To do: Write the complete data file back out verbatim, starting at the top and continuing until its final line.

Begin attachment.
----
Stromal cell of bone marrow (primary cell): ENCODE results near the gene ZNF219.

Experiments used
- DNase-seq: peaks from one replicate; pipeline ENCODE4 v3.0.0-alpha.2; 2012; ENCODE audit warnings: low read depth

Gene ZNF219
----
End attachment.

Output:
Stromal cell of bone marrow (primary cell): ENCODE results near the gene ZNF219.

Experiments used
- DNase-seq: peaks from one replicate; pipeline ENCODE4 v3.0.0-alpha.2; 2012; ENCODE audit warnings: low read depth

Gene ZNF219